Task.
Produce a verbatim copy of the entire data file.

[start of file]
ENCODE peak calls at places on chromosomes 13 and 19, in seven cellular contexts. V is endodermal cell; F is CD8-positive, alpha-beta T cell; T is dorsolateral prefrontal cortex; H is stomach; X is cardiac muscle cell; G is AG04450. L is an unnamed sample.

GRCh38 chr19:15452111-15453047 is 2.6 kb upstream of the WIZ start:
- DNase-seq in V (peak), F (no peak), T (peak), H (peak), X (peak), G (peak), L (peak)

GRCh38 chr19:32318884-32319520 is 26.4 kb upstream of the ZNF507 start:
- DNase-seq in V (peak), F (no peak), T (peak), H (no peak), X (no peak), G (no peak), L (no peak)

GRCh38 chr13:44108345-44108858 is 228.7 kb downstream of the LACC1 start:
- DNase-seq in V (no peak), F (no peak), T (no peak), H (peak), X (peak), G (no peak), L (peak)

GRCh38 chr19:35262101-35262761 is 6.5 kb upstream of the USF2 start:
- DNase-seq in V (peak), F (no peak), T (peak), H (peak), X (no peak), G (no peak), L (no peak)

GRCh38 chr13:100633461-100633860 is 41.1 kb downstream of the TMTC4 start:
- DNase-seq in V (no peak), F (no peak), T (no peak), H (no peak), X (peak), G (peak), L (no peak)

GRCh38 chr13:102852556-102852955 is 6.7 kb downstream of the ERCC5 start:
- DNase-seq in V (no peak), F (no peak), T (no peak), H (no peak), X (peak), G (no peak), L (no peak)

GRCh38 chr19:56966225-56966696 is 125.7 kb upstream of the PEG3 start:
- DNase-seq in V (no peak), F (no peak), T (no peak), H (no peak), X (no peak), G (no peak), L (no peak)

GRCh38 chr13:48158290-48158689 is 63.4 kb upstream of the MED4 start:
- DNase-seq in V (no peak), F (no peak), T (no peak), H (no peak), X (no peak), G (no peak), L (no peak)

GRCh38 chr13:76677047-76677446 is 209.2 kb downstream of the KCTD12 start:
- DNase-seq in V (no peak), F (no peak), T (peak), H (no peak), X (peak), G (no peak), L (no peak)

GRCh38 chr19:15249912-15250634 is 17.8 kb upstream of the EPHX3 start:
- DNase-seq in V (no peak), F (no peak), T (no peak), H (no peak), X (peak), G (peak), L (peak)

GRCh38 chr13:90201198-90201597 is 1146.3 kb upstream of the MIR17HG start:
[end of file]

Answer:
ENCODE peak calls at places on chromosomes 13 and 19, in seven cellular contexts. V is endodermal cell; F is CD8-positive, alpha-beta T cell; T is dorsolateral prefrontal cortex; H is stomach; X is cardiac muscle cell; G is AG04450. L is an unnamed sample.

GRCh38 chr19:15452111-15453047 is 2.6 kb upstream of the WIZ start:
- DNase-seq in V (peak), F (no peak), T (peak), H (peak), X (peak), G (peak), L (peak)

GRCh38 chr19:32318884-32319520 is 26.4 kb upstream of the ZNF507 start:
- DNase-seq in V (peak), F (no peak), T (peak), H (no peak), X (no peak), G (no peak), L (no peak)

GRCh38 chr13:44108345-44108858 is 228.7 kb downstream of the LACC1 start:
- DNase-seq in V (no peak), F (no peak), T (no peak), H (peak), X (peak), G (no peak), L (peak)

GRCh38 chr19:35262101-35262761 is 6.5 kb upstream of the USF2 start:
- DNase-seq in V (peak), F (no peak), T (peak), H (peak), X (no peak), G (no peak), L (no peak)

GRCh38 chr13:100633461-100633860 is 41.1 kb downstream of the TMTC4 start:
- DNase-seq in V (no peak), F (no peak), T (no peak), H (no peak), X (peak), G (peak), L (no peak)

GRCh38 chr13:102852556-102852955 is 6.7 kb downstream of the ERCC5 start:
- DNase-seq in V (no peak), F (no peak), T (no peak), H (no peak), X (peak), G (no peak), L (no peak)

GRCh38 chr19:56966225-56966696 is 125.7 kb upstream of the PEG3 start:
- DNase-seq in V (no peak), F (no peak), T (no peak), H (no peak), X (no peak), G (no peak), L (no peak)

GRCh38 chr13:48158290-48158689 is 63.4 kb upstream of the MED4 start:
- DNase-seq in V (no peak), F (no peak), T (no peak), H (no peak), X (no peak), G (no peak), L (no peak)

GRCh38 chr13:76677047-76677446 is 209.2 kb downstream of the KCTD12 start:
- DNase-seq in V (no peak), F (no peak), T (peak), H (no peak), X (peak), G (no peak), L (no peak)

GRCh38 chr19:15249912-15250634 is 17.8 kb upstream of the EPHX3 start:
- DNase-seq in V (no peak), F (no peak), T (no peak), H (no peak), X (peak), G (peak), L (peak)

GRCh38 chr13:90201198-90201597 is 1146.3 kb upstream of the MIR17HG start: